Just out from the BFI we’ve got the dual-format edition of the movie ‘Gaslight’. This is the British black and white version made in 1940 and not the more commonly known American version by MGM from 1944. There was also a stage play written by Patrick Hamilton in 1938 on which the movies were based and it’s probably true that the British ‘Gaslight’ is a more accurate representation of the original script. Directed by Thorold Dickinson and starring Anton Walbrook and Diana Wynyard, it is a creepy tale of murder and psychological terror all taking place in mist enshrouded Edwardian London. In fact, the term ‘gaslighting’ is now synonymous as a form of mental abuse where the victim is driven to insanity by the deliverance of erroneous information.
The beginning could not be more violent. An old lady, Alice Barlow, is horribly murdered as she sits in her drawing room. We do not see the perpetrator but we see his manic actions as he takes the house apart looking for valuable rubies. We then switch to the future when Paul and Bella Mallen enter the house, happy newlyweds it seems but not for long. She soon begins to misplace smaller items around the house, such as a picture, and Paul gets very angry about her memory problems. At first, we think Bella is at fault but we soon realise that Paul is rather devious and is orchestrating the events in order to make her insane. The worst incident takes place at a social event where he accuses her of stealing his watch, leaving Bella to make a traumatised exit in front of the social elite of the area.
Anton Walbrook is particularly effective at playing the devious husband, Paul. He is psychopathic in nature, totally without feeling for his wife and quite content to play it up with one of the maids. While Bella is resting on her bed upstairs, she notices the flames of the gaslight flicker and then dim accompanied by strange banging noises from upstairs. Little does she know that on these occasions Paul Mallen is rummaging around in the upstairs rooms, now shut off, apparently searching for something. No one is able to help Bella and she sinks further and further into madness, her eyes glazing over as if in a trance. It’s an excellent performance by Diana Wynyard.
Help is at hand, however, in the form of BG Rough, an ex-policeman with an inquisitive nature that will not be put off. He thinks there’s something funny going on in the house. Seeing Bella’s plight, he tries to lend assistance and investigates Paul who he thinks has a dodgy past. He is played by an actor called Frank Pettingell, unfamiliar to many today but viewers of old black and white movies will definitely have seen him many times as he had a long and distinguished acting career. Also of note is the actor Robert Newton, who plays Bella’s cousin. He also had many acting roles over the years, including Long John Silver in a production of ‘Treasure Island’.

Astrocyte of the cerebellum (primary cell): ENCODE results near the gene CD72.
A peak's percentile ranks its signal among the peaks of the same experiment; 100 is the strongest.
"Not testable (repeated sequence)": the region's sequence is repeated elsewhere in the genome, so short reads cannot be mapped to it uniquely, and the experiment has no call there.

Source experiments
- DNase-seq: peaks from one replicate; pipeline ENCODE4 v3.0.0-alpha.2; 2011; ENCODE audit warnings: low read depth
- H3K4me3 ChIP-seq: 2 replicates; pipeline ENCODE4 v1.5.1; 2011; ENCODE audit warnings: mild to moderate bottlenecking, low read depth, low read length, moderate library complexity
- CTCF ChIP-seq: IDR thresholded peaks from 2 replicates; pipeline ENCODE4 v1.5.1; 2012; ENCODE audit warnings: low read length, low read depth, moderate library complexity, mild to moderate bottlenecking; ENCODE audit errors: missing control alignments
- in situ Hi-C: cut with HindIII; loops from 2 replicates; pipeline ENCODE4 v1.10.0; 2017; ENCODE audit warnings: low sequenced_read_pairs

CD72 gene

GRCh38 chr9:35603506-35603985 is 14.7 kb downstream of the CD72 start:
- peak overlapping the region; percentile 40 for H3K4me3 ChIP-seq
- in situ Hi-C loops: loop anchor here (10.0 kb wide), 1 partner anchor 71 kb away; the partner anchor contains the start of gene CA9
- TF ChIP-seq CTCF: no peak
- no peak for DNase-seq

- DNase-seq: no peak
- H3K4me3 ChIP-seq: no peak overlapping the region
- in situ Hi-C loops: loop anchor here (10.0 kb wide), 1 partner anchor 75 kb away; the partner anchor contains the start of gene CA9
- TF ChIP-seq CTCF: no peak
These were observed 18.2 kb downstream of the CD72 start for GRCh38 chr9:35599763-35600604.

Without wishing to say much more, in case there are people out there who do not know the plot, it sufficient to say that there is a very dramatic ending. The most compelling feature about the movie is the atmosphere. Set in London with its industrial fog, it could almost be a Jack the Ripper film except that it takes place in an upper-class Georgian square. It is traditional British acting, quaint in many respects but quite professional in its delivery. There is a very dark side of human nature creeping through to assault the virtuous Bella which is counteracted by commonsense goodness from the side that represents justice. Yes, it is a tale of good versus evil.
This is an absolutely brilliant film to watch during the winter on a rainy night in January. I would say it is better than the American version made in 1944 which, despite sticking to the story, is a bit too glitzy. British is best in this case! Actually, it is said that when the MGM version was being made, people at the studio tried their best to destroy the film stock of the original so that it wouldn’t come into conflict with their own production. If true, that’s almost as bad as the devious Paul Mallen. The BFI has resurrected this movie so that we can enjoy it for some time to come.
There is also quite a lot of extra material on the discs, mainly Spanish Government black and white information films. Ostensibly propaganda, they were made in the 1930s before Franco took over. They show the effects of the bombing campaign assisted by Adolf Hitler’s Germany. Interesting to watch, they do not really fit in with the movie itself and provide a stark contrast. Many will like one or the other but perhaps not both. Maybe the Spanish material should have been released on a separate DVD? Of course, the contrast is that at the time of filming ‘Gaslight’, the events in Spain had just finished and it was London’s turn to be bombed by the Luftwaffe.
All things said, this is a very good package and one to recommend. Once again the BFI has made a good choice and come up with a really professional presentation, one to enjoy and save for the future.
(region 2 DVD: British Film Institute. 1 DVDs 85 minute black and white film plus extras. ISBN: B00E65SHXW. Price: £13.99 (UK))
cast: Anton Walbrook, Diana Wynyard, Frank Pettingell and Robert Newton
check out website: http://filmstore.bfi.org.uk/acatalog/info_27230.html